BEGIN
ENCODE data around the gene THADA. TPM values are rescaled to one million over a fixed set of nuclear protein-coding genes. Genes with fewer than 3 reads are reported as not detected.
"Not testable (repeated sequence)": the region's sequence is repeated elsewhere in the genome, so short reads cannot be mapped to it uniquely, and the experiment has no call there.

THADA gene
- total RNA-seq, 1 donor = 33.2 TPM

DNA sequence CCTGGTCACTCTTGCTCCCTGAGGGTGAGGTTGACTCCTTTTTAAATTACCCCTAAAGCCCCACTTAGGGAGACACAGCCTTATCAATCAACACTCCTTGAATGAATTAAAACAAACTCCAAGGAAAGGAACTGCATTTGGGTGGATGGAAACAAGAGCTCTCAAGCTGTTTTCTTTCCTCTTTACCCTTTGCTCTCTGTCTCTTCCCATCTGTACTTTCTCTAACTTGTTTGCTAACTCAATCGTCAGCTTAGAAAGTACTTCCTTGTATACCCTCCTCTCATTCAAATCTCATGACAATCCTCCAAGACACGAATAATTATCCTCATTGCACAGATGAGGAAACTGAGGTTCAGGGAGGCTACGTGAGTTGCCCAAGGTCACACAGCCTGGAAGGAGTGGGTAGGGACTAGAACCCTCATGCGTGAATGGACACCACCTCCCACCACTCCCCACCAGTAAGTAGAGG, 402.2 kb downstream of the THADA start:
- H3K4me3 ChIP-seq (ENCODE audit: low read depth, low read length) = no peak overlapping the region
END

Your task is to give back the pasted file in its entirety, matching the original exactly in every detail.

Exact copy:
ENCODE data around the gene THADA. TPM values are rescaled to one million over a fixed set of nuclear protein-coding genes. Genes with fewer than 3 reads are reported as not detected.
"Not testable (repeated sequence)": the region's sequence is repeated elsewhere in the genome, so short reads cannot be mapped to it uniquely, and the experiment has no call there.

THADA gene
- total RNA-seq, 1 donor = 33.2 TPM

DNA sequence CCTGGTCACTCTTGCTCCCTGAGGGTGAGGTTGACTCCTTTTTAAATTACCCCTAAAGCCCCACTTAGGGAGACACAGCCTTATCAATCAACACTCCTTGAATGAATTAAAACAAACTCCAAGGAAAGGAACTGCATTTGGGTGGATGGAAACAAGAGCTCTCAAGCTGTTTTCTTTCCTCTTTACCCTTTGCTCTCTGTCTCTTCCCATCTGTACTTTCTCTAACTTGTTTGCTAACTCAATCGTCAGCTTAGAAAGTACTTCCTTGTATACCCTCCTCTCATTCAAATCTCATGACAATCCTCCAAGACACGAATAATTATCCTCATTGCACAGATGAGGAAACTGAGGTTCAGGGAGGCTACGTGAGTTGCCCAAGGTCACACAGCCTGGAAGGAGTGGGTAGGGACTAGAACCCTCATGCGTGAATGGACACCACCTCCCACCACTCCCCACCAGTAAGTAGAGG, 402.2 kb downstream of the THADA start:
- H3K4me3 ChIP-seq (ENCODE audit: low read depth, low read length) = no peak overlapping the region